In a nutshell, IT professionals are responsible for managing the information contained in the computer networks of a given organization, including external hardware components—whether working on a contracted basis for a tiny “mom and pop” shop, or as one of a large team of IT specialists carrying out various functions ...Sixty-three-year-old Bob Zhang is worried about the future of tech jobs in the U.S.
Will the high-paying positions be a thing of the past?
Zhang thinks it's already starting to happen.
He's one of 79 IT workers from the University of California, San Francisco, who've been laid off.
Tuesday was their last day on the job.
To replace them, the school is outsourcing some of their work to an Indian firm.
"Usually, they outsource the low-paying jobs," he said at a gathering outside a school building.
"But now they use H-1B (visa) and use foreign workers to replace the high-paying jobs. This trend is dangerous."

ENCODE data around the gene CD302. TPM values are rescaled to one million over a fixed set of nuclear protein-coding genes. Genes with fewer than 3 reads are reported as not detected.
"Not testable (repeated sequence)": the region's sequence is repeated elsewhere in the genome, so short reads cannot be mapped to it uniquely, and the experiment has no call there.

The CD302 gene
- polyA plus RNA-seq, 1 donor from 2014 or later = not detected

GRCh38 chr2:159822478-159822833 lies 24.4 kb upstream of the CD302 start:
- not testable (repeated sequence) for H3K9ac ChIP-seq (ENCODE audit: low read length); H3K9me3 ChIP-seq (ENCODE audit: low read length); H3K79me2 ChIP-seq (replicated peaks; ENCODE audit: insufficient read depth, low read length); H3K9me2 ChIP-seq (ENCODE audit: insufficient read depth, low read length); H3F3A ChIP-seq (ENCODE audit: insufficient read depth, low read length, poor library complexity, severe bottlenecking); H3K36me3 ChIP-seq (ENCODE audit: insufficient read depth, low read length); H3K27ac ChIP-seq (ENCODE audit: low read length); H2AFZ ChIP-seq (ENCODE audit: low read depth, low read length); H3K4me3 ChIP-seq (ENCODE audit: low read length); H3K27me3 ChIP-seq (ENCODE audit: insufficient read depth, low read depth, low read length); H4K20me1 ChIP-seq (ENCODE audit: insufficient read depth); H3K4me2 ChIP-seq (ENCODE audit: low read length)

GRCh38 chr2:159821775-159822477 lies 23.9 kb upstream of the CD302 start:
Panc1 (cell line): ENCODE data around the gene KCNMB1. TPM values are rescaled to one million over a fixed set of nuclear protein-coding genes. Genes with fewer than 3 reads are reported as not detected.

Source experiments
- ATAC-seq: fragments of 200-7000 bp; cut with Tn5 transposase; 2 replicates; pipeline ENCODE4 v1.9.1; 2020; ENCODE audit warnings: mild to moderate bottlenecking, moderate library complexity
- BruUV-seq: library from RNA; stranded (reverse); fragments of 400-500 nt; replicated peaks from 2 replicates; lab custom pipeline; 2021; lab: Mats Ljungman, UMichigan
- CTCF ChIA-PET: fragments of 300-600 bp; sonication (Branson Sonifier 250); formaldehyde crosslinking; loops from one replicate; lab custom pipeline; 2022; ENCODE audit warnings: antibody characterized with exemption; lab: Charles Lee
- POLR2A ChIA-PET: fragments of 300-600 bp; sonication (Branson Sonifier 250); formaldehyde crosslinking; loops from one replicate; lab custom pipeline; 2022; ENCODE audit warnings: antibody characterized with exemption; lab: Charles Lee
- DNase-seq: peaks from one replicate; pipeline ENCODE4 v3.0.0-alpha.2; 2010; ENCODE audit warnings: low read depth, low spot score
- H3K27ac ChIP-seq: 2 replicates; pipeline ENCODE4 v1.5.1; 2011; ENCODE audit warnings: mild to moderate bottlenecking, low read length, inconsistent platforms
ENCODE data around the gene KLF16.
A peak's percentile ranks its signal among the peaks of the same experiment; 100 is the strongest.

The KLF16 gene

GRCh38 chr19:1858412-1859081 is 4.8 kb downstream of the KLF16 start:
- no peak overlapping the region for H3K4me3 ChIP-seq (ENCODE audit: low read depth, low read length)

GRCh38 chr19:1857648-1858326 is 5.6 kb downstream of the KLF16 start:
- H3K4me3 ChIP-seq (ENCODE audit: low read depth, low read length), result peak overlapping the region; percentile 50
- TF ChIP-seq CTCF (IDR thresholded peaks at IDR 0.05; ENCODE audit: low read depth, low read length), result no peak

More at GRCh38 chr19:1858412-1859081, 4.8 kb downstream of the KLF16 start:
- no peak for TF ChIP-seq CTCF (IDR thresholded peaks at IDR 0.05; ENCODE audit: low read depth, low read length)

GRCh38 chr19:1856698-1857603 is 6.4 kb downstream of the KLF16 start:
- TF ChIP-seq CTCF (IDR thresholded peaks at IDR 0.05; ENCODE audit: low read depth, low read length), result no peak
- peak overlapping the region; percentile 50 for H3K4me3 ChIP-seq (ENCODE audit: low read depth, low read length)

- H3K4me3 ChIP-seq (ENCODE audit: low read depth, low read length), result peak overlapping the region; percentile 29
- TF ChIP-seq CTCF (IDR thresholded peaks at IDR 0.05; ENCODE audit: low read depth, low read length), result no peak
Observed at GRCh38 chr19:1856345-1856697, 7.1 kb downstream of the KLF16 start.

It was a sentiment shared among the laid-off IT workers, who've tried to push the school to save their positions, to no avail.
Now they fear other publicly-funded universities will take the same approach, and replace U.S. employees with foreign workers.
"Once you send out the manufacturing jobs, once you send out the service jobs, once you send out the research jobs, what's left?
There's nothing left," said Tan, who's 55 and now looking for a new job. Kurt Ho, another laid-off worker, said he was paid an annual salary of about US$110,000, but the new workers replacing his position will fraction that amount.
"In two years, I could be at another company, and I could be facing the same thing," he said.